Concussion Series Part 2: Return to Play Protocol

In part 1, we discussed how people get concussions and what goes on in the brain that causes the symptoms. In part 2, we are going to talk about the process of returning to play.  The steps that are listed below should be followed by athletes that have been diagnosed with a sports-related concussion. This protocol was agreed upon at an international conference on sports-related concussion in 2016 and represents the latest consensus on the proper steps before returning to play. The link attached with the citation for the paper at the bottom of the page will take you to that consensus statement. Each step requires 24 hours of being symptom free before the athlete is allowed to move to the next step and should be managed by a qualified healthcare practitioner familiar with the current best practice guidelines.

  1. Reintroduction to daily activities such as school or work. 48 hours after initial injury can begin light easy aerobic exercise such as walking or riding a stationary bicycle as long as symptoms do not return.
    • Observe following guidelines when returning to school:
      • Begin reintroducing reading, texting, and screens (phone/TV) at increments of 15 minutes and slowly build up as symptoms allow.
      • Begin homework and reading at home to increase ability and stamina of cognitive functions.
      • Return to school part time or with breaks throughout the day.
      • Return to school full-time.
  1. If symptoms free with light aerobic activity for 24 hours athlete then can increase the aerobic activity to begin raising heart rate. Light jog or more intense riding on the stationary bicycle. No resistance training. Goal is to increase heart rate and if symptoms free can move to next step.
  2. After the increased aerobic activity athlete can begin to participate in sport specific skill training such as shooting drills, passing, and footwork. Individual position drills in football with no contact. No full team drills.
  3. Participate in full practice with no contact to begin reintroduction to sport.
  1. Participate fully in practice with no restrictions.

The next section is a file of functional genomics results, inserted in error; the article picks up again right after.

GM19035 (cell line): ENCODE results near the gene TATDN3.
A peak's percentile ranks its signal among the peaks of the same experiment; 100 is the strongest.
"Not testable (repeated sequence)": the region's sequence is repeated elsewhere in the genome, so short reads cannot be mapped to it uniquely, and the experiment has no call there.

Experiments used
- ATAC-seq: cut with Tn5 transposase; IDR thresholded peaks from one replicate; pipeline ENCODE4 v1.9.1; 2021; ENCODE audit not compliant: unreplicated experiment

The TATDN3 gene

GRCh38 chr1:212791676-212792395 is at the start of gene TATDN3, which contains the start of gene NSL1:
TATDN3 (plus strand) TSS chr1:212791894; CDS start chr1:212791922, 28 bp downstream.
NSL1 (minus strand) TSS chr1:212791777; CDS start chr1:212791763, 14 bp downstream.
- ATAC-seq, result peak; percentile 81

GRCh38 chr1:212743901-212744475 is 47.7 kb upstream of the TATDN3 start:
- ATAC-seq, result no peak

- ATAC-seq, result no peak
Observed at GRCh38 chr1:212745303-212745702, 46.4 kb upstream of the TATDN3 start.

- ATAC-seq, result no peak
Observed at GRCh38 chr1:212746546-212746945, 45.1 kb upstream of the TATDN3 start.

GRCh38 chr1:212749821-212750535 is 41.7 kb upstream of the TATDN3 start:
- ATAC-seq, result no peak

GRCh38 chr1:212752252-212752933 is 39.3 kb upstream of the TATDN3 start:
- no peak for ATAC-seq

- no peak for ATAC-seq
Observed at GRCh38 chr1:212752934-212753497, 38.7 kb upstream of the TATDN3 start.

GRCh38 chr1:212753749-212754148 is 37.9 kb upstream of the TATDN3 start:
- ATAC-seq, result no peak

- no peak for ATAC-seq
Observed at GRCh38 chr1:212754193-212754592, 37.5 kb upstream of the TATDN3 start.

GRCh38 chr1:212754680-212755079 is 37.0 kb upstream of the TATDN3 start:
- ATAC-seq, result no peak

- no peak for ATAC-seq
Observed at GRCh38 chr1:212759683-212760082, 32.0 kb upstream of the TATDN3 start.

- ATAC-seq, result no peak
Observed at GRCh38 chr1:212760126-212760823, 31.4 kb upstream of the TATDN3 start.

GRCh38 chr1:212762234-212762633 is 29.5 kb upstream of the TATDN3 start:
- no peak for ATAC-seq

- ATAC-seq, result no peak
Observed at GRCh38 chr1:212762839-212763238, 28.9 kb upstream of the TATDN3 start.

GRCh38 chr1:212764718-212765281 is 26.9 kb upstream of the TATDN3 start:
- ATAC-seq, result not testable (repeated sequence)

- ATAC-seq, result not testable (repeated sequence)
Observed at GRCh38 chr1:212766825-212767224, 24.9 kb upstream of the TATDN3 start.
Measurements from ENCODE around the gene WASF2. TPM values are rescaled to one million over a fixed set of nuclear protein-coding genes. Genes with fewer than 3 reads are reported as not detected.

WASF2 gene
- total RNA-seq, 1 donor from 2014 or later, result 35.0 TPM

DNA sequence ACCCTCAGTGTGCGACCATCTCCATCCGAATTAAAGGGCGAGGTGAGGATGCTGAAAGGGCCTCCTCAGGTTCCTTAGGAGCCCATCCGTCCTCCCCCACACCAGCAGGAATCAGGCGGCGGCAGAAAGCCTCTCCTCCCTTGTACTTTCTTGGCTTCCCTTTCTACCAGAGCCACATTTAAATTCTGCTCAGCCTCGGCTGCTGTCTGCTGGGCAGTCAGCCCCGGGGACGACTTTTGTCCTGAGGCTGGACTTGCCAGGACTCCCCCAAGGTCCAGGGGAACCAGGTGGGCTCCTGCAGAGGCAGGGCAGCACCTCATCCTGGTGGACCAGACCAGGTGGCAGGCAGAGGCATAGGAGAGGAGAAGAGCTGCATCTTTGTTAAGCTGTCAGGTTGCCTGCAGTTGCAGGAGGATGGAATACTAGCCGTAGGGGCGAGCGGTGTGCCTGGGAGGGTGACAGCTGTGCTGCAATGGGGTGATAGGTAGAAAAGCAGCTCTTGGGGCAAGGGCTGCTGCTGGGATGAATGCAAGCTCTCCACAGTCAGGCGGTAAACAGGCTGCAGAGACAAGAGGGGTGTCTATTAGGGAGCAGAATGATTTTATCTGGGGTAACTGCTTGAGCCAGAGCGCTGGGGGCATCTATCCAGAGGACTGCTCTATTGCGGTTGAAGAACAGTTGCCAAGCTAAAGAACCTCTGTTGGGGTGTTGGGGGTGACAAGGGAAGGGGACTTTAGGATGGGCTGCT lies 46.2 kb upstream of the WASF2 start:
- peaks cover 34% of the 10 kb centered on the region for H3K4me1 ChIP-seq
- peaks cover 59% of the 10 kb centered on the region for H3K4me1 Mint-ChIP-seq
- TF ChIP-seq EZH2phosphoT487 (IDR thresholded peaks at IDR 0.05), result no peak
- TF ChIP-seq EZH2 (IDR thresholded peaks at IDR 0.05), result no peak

2. Game play.


McCrory P, Meeuwisse W, Dvorak J, et al

Consensus statement on concussion in sport—the 5th international conference on concussion in sport held in Berlin, October 2016

Br J Sports Med 2017;51:838-847



Concussion Series Part 1: What is a Concussion?

Concussions have been a hot topic in our country the last few years, especially in sports. Most people understand that a concussion is a head injury and it has commonly been referred to in the past as a “brain bruise”. The latest research has steered the conversation away from that as a comparison because it is much different than what we understand a bruise to be when we see it on our skin. If the brain is not bruised in a concussion, then what happens after a person gets hit in the head? In order to understand what happens, first we need to understand exactly what the brain is made up of and how it is protected.

The average brain weighs about 3 pounds and has the consistency of Jell-O. It is made up of mostly fat that helps to protect the nerve cells and allow those nerve cells to communicate faster. Our brains are then suspended in a fluid inside the skull; very much like how an egg yolk is suspended inside the egg white inside of the shell. If you shake an egg, the yolk inside can be damaged even if the shell itself isn’t damaged. That also happens inside of our heads with our brain. The skull is there to protect against direct blows to the brain but the brain is still able to move around inside.